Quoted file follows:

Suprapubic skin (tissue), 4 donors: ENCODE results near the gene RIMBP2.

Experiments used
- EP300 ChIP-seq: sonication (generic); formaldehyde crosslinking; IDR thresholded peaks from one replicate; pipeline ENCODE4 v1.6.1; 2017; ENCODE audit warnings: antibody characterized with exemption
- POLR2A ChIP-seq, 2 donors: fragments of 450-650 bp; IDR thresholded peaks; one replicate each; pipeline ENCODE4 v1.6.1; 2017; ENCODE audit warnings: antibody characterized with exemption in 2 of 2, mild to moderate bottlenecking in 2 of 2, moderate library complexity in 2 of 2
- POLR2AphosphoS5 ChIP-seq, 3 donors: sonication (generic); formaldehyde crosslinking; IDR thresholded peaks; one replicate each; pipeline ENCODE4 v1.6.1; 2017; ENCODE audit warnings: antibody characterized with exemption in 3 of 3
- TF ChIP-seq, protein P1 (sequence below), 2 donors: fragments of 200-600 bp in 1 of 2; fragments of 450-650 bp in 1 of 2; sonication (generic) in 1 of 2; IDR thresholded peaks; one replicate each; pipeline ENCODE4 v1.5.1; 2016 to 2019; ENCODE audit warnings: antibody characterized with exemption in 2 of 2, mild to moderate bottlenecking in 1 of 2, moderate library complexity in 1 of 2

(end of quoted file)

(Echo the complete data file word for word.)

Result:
Suprapubic skin (tissue), 4 donors: ENCODE results near the gene RIMBP2.

Experiments used
- EP300 ChIP-seq: sonication (generic); formaldehyde crosslinking; IDR thresholded peaks from one replicate; pipeline ENCODE4 v1.6.1; 2017; ENCODE audit warnings: antibody characterized with exemption
- POLR2A ChIP-seq, 2 donors: fragments of 450-650 bp; IDR thresholded peaks; one replicate each; pipeline ENCODE4 v1.6.1; 2017; ENCODE audit warnings: antibody characterized with exemption in 2 of 2, mild to moderate bottlenecking in 2 of 2, moderate library complexity in 2 of 2
- POLR2AphosphoS5 ChIP-seq, 3 donors: sonication (generic); formaldehyde crosslinking; IDR thresholded peaks; one replicate each; pipeline ENCODE4 v1.6.1; 2017; ENCODE audit warnings: antibody characterized with exemption in 3 of 3
- TF ChIP-seq, protein P1 (sequence below), 2 donors: fragments of 200-600 bp in 1 of 2; fragments of 450-650 bp in 1 of 2; sonication (generic) in 1 of 2; IDR thresholded peaks; one replicate each; pipeline ENCODE4 v1.5.1; 2016 to 2019; ENCODE audit warnings: antibody characterized with exemption in 2 of 2, mild to moderate bottlenecking in 1 of 2, moderate library complexity in 1 of 2